Traditionally yukata were mostly made of indigo-dyed cotton but today a wide variety of colors and designs are available. Like the more formal kimono, the general rule is the younger the person, the brighter the color and bolder the pattern. A child might wear a multicolored print and a young woman, a floral print, while an older woman would confine herself to a traditional dark blue with geometric patterns. Since the late 1990s, yukata have experienced a bit of a revival, and many young women now wear them in summer in personally distinctive ways not limited by tradition.
Amongst men, the most common use of yukata in public is when it is worn by sumo wrestlers. Junior ranked sumo wrestlers are expected to wear yukata when out in public, irrespective of the weather conditions or time of year. During the summer all wrestlers tend to wear this attire.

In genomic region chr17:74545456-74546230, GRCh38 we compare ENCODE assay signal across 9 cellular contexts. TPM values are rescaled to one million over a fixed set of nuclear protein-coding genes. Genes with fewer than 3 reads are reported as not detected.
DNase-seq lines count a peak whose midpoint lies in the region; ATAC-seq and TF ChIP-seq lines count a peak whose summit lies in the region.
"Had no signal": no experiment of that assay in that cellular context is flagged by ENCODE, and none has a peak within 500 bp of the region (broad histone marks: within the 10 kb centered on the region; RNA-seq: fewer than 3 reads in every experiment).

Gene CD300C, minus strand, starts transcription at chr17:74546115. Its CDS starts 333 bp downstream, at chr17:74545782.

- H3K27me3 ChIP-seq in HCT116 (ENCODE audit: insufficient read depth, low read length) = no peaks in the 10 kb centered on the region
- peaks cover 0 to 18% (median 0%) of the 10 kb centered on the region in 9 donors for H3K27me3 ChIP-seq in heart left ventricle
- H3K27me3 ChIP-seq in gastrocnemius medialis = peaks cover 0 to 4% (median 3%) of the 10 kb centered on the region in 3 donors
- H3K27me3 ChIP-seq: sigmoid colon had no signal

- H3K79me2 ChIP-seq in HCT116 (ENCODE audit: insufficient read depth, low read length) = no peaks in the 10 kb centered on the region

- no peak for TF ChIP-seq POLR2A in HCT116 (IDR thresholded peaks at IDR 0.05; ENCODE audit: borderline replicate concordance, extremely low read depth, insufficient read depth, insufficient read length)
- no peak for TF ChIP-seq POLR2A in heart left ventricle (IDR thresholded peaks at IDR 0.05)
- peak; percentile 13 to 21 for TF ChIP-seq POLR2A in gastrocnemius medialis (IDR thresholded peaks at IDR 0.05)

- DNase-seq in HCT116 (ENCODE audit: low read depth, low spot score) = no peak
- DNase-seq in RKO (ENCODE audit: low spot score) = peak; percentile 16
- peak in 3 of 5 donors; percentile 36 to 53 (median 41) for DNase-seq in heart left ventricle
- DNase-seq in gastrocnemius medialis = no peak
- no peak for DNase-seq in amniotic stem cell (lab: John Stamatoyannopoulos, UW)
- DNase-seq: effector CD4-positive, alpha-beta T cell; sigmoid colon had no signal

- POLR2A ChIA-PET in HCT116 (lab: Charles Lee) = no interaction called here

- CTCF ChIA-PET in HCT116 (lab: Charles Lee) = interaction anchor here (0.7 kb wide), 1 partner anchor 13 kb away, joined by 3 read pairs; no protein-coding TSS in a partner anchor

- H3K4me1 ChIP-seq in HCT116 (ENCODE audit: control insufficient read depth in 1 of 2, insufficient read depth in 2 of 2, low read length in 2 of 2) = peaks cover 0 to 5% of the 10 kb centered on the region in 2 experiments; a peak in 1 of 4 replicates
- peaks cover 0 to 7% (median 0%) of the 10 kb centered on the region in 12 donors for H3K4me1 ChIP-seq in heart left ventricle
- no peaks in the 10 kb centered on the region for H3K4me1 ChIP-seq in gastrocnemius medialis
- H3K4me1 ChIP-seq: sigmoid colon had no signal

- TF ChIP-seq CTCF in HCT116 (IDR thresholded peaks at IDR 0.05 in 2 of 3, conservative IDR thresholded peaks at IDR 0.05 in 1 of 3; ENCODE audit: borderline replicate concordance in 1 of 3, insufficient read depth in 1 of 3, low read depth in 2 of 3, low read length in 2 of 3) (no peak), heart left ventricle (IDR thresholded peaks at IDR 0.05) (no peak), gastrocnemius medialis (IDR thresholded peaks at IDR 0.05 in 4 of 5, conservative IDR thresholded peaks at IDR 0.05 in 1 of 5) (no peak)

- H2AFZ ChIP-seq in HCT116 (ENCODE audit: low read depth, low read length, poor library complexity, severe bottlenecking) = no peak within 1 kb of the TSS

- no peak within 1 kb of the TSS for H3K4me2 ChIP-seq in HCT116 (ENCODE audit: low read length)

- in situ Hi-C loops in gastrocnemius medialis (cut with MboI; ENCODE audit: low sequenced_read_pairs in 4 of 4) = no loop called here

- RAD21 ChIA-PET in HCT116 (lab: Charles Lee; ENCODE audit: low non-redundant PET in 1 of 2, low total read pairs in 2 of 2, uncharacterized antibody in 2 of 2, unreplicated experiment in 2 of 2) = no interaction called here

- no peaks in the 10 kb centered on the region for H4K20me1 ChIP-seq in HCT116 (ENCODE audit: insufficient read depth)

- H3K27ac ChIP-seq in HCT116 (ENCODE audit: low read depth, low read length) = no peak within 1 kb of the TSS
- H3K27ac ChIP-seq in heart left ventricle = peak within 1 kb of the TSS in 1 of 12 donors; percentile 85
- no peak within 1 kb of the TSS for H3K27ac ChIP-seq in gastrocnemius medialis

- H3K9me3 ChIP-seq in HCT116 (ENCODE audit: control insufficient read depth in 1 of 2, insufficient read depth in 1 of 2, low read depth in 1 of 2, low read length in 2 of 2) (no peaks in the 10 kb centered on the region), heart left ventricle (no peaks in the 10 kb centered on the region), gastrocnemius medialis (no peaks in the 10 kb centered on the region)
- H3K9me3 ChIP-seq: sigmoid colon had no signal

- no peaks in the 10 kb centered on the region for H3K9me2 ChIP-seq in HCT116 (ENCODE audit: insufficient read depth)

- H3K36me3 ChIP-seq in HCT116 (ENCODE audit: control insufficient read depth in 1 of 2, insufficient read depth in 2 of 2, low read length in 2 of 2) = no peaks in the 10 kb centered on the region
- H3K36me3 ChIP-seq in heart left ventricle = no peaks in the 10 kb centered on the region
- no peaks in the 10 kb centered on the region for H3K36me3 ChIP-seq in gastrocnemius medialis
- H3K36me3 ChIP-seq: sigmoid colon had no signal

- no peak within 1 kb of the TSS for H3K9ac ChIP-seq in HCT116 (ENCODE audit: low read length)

Both men and women often wear yukata at traditional Japanese inns, especially ones with their own hot-spring baths. After checking in, people often change into a yukata provided by the inn. Many go for walks outside, to the public baths, and even to dinner and breakfast (taken in a communal dining room) in their yukata.
Blending East and West; on Puget Sound, tansu chests and brass lamps, mohair sofa and yukata prints all share an open-plan living area. (Inside the Western Home)
Oct 01, 1990; A background for wide Puget Sound views, this beachfront house built of hemlock, spruce, cedar, and fir is infused with subdued...
A Japanese SOS. (Yukata Kajita, senior trade advisor for the Japan External Trade Organization, urges Arkansas business leaders to export)
Jul 29, 1991; A Japanese SOS His name may be hard to pronounce and his English may be hard to understand, but his desire to improve trade...